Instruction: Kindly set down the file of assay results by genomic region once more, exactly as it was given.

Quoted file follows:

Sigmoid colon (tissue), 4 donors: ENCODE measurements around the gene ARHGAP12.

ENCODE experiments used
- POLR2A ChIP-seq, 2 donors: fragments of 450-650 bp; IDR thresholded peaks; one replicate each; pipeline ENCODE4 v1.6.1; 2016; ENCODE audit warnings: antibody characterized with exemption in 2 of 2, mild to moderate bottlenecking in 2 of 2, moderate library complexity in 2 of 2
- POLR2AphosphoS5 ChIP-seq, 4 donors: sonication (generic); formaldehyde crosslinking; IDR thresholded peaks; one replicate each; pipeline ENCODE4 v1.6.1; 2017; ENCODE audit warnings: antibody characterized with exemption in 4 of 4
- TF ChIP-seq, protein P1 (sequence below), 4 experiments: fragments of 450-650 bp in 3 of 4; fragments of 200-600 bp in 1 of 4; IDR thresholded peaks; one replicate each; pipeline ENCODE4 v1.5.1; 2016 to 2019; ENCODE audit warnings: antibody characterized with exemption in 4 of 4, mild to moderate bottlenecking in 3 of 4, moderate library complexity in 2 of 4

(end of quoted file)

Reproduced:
Sigmoid colon (tissue), 4 donors: ENCODE measurements around the gene ARHGAP12.

ENCODE experiments used
- POLR2A ChIP-seq, 2 donors: fragments of 450-650 bp; IDR thresholded peaks; one replicate each; pipeline ENCODE4 v1.6.1; 2016; ENCODE audit warnings: antibody characterized with exemption in 2 of 2, mild to moderate bottlenecking in 2 of 2, moderate library complexity in 2 of 2
- POLR2AphosphoS5 ChIP-seq, 4 donors: sonication (generic); formaldehyde crosslinking; IDR thresholded peaks; one replicate each; pipeline ENCODE4 v1.6.1; 2017; ENCODE audit warnings: antibody characterized with exemption in 4 of 4
- TF ChIP-seq, protein P1 (sequence below), 4 experiments: fragments of 450-650 bp in 3 of 4; fragments of 200-600 bp in 1 of 4; IDR thresholded peaks; one replicate each; pipeline ENCODE4 v1.5.1; 2016 to 2019; ENCODE audit warnings: antibody characterized with exemption in 4 of 4, mild to moderate bottlenecking in 3 of 4, moderate library complexity in 2 of 4